- Minimal operational complexity: limited SKUs for physical products; and ensuring that experiences, build on existing in-house skills. Given where and how the studio operates, there was plenty of scope to be creative.
- To wrap the bulk of the shipments within seven weeks of the Kickstarter closing, so that the studio could focus on international consultancy projects and the little matter of setting up a new office in Tokyo.
- Build awareness and excitement for the launch. The book was first announced in 2014, at which time we started collecting email addresses, hence some of the Handbook mailing list was stale and would need reengagement.
- I enjoy exploring systems and running experiments.
We wanted to provide early backers with a copy of the book within a month of the Kickstarter closing, rather than decide on how many copies to print based on the pre-orders.
We set aside studio funds for an initial print-run of 1,000 copies of the Handbook, and 500 copies of the Sustainable Data booklet. Capturing pre-sales income from the Kickstarter was appreciated, but it wasn’t a prerequisite for launch. I attended the press check for the first print run at Oddi Printers in Iceland. Books were shipped to a warehouse in Maine, ready for distribution to our fulfilment center in San Francisco or Amazon, depending on the final number of pledges. The second print run of 3,000 units was initiated in the final days of the Kickstarter and would take five weeks to arrive in the warehouse, in time for our project cut-off date.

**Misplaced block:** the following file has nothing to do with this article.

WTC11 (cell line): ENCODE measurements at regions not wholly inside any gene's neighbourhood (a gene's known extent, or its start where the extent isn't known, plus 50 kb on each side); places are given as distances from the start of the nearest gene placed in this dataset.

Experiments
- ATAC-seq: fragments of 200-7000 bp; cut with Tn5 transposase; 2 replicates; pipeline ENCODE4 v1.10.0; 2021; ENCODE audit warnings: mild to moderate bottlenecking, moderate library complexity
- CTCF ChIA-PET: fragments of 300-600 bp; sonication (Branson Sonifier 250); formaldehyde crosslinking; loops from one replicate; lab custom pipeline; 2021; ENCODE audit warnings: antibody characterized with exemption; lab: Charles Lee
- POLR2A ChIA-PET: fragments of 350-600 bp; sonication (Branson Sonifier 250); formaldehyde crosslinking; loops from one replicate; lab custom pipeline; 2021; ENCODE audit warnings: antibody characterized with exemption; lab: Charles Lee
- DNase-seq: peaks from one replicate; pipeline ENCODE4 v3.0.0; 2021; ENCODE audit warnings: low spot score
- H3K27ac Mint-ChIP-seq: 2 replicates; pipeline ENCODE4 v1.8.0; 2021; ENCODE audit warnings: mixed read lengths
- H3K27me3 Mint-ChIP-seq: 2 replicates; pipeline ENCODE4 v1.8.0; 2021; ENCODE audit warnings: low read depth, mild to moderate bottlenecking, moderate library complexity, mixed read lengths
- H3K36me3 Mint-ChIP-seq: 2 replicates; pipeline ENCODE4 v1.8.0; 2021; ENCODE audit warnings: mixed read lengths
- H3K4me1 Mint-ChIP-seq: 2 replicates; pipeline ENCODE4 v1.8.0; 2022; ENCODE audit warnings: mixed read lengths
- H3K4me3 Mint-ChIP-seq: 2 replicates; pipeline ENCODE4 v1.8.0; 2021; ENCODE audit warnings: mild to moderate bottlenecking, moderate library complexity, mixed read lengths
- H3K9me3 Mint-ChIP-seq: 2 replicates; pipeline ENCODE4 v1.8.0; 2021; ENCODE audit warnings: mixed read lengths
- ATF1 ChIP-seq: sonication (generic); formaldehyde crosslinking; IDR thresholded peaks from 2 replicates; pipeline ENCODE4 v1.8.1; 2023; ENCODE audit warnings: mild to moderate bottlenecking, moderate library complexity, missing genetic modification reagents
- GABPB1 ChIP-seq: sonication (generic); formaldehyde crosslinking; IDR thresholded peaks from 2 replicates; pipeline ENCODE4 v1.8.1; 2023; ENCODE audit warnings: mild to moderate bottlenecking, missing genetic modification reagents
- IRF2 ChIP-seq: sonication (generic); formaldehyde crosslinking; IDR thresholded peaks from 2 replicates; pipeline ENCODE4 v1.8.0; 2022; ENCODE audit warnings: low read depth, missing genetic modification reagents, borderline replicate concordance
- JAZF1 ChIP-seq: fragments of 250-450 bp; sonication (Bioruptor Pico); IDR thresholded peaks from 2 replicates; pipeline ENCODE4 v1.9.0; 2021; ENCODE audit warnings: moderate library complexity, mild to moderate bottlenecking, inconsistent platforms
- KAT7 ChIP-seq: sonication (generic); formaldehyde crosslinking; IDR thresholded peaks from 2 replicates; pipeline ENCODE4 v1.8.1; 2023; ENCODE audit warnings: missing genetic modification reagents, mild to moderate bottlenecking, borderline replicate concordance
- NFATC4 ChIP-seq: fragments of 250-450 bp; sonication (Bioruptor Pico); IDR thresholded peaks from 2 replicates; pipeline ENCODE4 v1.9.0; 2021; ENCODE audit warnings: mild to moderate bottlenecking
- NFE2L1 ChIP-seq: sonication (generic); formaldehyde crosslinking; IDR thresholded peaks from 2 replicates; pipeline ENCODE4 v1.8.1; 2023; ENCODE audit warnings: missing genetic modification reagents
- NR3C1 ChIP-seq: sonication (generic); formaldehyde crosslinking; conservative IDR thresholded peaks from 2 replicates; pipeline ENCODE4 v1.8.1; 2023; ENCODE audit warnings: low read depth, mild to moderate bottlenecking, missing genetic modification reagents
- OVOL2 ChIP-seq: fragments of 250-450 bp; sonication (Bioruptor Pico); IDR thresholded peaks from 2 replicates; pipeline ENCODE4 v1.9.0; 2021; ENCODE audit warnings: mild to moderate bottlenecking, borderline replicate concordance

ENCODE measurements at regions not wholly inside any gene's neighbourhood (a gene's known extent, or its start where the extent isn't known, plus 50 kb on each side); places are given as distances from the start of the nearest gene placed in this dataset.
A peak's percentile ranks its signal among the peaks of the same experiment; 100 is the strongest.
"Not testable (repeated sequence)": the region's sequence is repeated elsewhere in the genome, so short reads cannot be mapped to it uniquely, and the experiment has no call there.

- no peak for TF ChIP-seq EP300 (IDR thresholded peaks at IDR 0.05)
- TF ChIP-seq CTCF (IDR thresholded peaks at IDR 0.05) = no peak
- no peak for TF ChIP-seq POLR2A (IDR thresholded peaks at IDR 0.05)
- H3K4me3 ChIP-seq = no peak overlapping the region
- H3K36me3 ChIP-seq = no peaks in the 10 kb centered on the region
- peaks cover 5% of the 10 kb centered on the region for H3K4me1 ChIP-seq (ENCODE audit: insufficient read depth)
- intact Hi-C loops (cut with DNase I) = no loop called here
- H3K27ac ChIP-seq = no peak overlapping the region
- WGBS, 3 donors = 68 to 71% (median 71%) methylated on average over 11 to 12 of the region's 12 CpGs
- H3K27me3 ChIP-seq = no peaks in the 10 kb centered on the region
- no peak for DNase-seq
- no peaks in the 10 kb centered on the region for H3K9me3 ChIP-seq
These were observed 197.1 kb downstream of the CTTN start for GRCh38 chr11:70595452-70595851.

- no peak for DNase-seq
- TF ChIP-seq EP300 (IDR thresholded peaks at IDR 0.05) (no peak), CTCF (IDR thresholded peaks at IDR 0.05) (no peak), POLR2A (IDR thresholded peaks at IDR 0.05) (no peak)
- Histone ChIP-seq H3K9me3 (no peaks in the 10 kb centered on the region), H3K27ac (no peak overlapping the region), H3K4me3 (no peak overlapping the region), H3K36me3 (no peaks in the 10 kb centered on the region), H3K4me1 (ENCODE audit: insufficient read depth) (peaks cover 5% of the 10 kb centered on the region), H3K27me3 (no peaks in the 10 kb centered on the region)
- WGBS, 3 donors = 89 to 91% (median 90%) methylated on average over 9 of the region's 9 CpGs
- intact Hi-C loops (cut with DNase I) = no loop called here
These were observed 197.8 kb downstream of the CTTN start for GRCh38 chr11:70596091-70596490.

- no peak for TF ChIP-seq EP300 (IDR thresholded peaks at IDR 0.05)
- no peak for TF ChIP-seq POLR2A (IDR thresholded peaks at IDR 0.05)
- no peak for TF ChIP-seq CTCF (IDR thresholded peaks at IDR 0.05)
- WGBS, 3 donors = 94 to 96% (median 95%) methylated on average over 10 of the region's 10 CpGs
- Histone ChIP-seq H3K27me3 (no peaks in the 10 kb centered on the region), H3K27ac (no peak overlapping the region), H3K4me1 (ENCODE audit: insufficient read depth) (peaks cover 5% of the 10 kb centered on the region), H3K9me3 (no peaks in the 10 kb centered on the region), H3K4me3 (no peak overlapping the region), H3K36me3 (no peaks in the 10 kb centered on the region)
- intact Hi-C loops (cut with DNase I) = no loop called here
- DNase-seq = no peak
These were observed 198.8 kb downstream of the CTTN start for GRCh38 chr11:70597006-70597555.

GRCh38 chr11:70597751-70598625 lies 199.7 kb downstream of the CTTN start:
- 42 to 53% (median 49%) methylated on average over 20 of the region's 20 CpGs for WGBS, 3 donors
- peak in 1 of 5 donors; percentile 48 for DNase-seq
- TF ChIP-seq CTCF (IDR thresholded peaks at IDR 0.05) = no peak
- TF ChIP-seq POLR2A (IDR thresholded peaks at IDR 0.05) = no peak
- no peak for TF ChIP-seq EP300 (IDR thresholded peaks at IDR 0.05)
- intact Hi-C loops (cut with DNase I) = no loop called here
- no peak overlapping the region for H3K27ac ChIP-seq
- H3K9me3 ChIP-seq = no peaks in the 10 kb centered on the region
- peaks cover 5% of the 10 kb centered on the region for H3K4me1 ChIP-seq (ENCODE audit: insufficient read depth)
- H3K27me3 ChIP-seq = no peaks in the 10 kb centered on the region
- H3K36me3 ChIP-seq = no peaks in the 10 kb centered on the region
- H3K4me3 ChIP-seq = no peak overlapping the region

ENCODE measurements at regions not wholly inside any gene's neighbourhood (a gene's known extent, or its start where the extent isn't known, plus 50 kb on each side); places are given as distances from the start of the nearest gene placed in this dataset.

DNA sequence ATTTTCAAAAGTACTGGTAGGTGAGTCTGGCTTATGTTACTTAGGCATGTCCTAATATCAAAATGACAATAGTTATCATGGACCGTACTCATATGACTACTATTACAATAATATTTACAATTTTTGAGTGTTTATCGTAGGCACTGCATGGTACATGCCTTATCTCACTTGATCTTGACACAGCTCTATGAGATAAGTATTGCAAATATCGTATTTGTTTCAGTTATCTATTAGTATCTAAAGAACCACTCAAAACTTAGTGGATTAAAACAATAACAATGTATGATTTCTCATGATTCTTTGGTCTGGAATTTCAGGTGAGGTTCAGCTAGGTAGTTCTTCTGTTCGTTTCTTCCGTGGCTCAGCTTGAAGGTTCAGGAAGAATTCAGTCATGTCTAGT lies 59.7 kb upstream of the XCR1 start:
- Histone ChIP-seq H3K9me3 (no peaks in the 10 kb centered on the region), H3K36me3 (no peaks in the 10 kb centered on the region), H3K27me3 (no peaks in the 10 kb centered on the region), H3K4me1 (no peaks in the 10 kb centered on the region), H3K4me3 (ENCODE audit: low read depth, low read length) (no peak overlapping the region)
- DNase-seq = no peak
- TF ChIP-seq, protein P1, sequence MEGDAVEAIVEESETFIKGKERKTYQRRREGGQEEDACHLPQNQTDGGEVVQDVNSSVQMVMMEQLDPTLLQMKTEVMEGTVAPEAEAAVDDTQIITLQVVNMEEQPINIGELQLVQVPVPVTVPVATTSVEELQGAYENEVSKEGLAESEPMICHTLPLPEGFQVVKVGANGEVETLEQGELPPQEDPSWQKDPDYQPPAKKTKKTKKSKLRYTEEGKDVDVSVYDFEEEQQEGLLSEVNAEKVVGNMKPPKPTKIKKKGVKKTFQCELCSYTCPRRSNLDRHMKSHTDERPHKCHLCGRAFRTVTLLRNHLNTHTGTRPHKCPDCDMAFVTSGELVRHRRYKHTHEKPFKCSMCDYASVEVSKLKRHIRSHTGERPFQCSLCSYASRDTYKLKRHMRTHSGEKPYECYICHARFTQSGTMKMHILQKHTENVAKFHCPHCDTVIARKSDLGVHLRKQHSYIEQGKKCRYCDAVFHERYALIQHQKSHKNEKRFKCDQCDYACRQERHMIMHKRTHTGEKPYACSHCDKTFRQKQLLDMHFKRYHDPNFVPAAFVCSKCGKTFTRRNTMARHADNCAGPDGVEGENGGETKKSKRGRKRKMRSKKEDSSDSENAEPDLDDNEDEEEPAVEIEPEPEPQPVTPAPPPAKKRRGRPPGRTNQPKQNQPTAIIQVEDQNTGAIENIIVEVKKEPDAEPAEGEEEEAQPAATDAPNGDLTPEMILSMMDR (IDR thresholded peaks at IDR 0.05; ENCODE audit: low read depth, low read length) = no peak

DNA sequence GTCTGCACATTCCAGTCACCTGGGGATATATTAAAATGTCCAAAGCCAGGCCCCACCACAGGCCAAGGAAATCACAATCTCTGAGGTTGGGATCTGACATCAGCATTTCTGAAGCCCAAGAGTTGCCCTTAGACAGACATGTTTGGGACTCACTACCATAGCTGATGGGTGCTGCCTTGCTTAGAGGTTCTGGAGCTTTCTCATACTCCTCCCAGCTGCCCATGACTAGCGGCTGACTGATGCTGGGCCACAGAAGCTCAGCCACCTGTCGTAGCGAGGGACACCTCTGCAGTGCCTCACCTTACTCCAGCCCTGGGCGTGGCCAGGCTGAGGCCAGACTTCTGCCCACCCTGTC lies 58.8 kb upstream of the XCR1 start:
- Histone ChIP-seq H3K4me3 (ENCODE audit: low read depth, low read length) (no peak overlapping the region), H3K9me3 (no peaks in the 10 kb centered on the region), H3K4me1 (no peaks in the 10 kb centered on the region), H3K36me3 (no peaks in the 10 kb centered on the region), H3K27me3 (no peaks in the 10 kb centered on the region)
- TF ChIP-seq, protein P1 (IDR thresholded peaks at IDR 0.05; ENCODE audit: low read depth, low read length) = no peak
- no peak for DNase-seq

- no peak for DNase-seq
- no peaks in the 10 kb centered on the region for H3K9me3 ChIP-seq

This might be the only crowdfunded campaign we ever run, and we decided to savour the experience. Our guiding principles:
- Enjoy the moment. It is possible to outsource much of the Kickstarter process, including copywriting, fulfilment, customer support and marketing. I treated the whole process as a learning experience and set aside 50% of my time for three months to appreciate its nuances from start to finish, with a hard-stop due to other commitments. Post-Kickstarter I committed another three months over the following year to deliver experiences such as the expedition to Afghanistan and stretch goals. BackerKit was the obvious candidate to outsource operations to, but was rejected for violating the no-asshole rule: they were tone-deaf, evasive on responding to cost estimates, and nagging in a way that only organisations that live and die by CRM systems can be. All told, we took everything on, except for the fulfilment of books.
- Keep it simple.
- Find the grain. Every platform has its own dynamics, assumptions, and possibilities. What is possible with Kickstarter that won’t fly elsewhere?